Writing Bodies: Gender and Medicine in the Nineteenth Century (Special Issue NCGS)
Call for Papers for Special Issue: Nineteenth-Century Gender Studies Summer 2013
'Writing Bodies: Gender and Medicine in the Nineteenth Century'
Scholars are invited to submit articles for the Nineteenth-Century Gender Studies special issue 'Writing Bodies: Gender and Medicine in the Nineteenth Century'. Nineteenth-Century Gender Studies is a peer-reviewed, online journal committed to publishing insightful and innovative scholarship on gender studies and nineteenth-century British literature, art and culture. The journal endorses a broad definition of gender studies and welcomes submissions that consider gender and sexuality in conjunction with race, class, place and nationality. This special issue aims to situate nineteenth-century gender studies within a wider conversation that is taking place regarding health, medicine, and embodiment across the humanities and social sciences, to address a critical gap in the conversations about the intersection of nineteenth-century gender politics and medicine.
Critical discussion of gender and medicine in the nineteenth century has often relied on a dichotomy in which 'male medical discourse' (Vertinsky, 1994) stands in opposition to the image of the female patient. Furthermore, most feminist research on gender and medicine in the nineteenth century has been done on the medicalisation or, in the fin de siècle, 'hysterisation' of women. This special issue proposes to problematise this dichotomy and expand the notion of gender and medicine to include topics which have previously been overlooked. Medical technologies, institutionalisation, and more complex approaches to the practitioner/patient relationship tend to be excluded from discussions of gender and embodiment in the nineteenth century, but they are essential to a comprehensive exploration of medicine as it evolved throughout the century.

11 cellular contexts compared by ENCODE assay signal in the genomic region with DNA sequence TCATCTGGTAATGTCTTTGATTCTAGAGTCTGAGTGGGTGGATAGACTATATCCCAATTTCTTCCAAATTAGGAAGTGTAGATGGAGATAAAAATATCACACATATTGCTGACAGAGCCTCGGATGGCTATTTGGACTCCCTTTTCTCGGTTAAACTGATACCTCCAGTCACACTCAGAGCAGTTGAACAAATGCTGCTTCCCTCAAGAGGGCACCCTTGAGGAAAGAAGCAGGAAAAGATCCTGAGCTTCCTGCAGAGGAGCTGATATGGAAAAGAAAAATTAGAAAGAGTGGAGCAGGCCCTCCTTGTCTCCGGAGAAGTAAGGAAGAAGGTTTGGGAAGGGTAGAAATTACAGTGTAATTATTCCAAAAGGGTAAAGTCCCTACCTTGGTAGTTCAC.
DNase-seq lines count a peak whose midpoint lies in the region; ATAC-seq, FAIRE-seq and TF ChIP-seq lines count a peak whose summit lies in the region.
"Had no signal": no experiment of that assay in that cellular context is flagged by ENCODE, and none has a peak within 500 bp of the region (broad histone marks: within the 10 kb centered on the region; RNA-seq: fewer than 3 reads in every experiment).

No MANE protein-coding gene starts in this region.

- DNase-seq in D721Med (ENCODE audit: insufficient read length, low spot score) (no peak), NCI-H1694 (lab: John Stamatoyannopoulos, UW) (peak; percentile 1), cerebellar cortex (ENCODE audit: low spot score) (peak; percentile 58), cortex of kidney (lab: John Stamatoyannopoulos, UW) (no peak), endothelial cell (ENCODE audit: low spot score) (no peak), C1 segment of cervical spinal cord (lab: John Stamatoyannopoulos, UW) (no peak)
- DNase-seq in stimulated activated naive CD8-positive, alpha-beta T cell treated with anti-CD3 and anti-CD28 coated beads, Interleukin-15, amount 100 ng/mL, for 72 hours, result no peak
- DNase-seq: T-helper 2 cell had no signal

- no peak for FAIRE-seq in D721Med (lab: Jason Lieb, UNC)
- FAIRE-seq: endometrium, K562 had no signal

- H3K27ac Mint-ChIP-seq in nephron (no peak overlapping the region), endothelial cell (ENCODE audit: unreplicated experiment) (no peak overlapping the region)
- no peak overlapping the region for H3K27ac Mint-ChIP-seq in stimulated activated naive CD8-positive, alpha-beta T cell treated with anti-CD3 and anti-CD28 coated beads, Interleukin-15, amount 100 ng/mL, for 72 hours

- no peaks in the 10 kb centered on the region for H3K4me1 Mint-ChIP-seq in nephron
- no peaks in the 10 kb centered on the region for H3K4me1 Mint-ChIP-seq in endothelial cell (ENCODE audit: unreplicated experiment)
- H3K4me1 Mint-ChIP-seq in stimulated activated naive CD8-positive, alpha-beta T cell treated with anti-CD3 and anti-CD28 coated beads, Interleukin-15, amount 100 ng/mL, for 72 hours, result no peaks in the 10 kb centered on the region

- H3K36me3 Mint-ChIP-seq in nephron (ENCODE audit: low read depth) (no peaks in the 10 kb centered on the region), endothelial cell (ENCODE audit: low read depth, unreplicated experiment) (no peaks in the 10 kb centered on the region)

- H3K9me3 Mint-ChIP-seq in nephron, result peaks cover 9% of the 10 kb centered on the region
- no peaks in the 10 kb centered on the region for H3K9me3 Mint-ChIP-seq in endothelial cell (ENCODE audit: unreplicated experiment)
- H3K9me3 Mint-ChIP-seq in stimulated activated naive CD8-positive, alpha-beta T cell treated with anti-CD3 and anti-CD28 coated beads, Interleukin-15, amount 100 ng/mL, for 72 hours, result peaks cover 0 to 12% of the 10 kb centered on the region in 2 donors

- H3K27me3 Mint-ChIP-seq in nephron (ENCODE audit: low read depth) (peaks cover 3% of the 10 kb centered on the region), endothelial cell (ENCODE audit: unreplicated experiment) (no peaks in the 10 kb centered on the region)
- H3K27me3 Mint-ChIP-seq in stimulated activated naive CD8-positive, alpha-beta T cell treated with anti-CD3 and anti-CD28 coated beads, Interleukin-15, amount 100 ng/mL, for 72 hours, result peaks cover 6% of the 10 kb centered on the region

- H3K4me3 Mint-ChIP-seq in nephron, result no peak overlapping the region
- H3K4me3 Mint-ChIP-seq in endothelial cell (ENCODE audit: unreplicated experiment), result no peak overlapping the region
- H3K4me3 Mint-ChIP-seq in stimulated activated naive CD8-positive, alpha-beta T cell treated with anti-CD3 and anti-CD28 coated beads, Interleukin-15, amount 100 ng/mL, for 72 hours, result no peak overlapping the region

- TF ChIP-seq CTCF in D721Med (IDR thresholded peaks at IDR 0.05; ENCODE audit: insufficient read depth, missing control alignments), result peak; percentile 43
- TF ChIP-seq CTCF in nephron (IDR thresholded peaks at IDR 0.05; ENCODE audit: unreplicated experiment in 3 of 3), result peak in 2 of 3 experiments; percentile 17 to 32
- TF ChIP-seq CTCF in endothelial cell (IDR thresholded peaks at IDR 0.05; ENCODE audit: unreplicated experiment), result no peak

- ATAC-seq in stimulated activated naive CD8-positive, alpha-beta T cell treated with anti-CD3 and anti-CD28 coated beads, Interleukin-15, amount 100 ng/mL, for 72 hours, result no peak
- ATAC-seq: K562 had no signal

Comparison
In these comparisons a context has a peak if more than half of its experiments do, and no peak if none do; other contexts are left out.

Building off of works such as Catherine Judd's Bedside Seductions: Nursing and the Victorian Imagination, 1830-1880 (1998), Kristine Swenson's Medical Women and Victorian Fiction (2005), Miriam Bailin's The Sickroom in Victorian Fiction: The Art of Being Ill (2007), and Tabitha Sparks's The Doctor in the Victorian Novel: Family Practices (2009), this issue will seek to reformulate an approach to gender and medicine, which has traditionally been more interested in the role of women in the medical sphere. As well as discussing women in medicine, this issue will extend its reach to consider masculinity, sexualities, gender and the non-human, and the way that notions of gender influence medical narratives just as medicine influences constructions of gender.
We invite submissions that explore topics such as:
The culture of medical journals
Literary and artistic constructions of medicine and the body
Institutionalisation of medicine
The gendered body
Constructions of disability
Medicalisation of the body
Reproductive technologies and the rise of obstetrics
Performativity and modes of looking
We welcome articles of 5,000-8,000 words, and in MLA format. Please use US spelling and citations. With the submission you should also include a 250-300 word abstract and a 50 word biographical note, the latter which will be posted if accepted for publication. Please send an electronic version of your submission, in Word or .doc format, to both editors: Lena Wånggren (firstname.lastname@example.org) and Ally Crockford (email@example.com). The deadline for submissions is 1st March 2013.
We also welcome book reviews and review essays, especially on the themes of gender, the body, and medicine, but also on wider issues regarding gender in the nineteenth century. If you want to submit a book review, please contact the reviews editor Susan David Bernstein (firstname.lastname@example.org).
We look forward to receiving your work!
Lena and Ally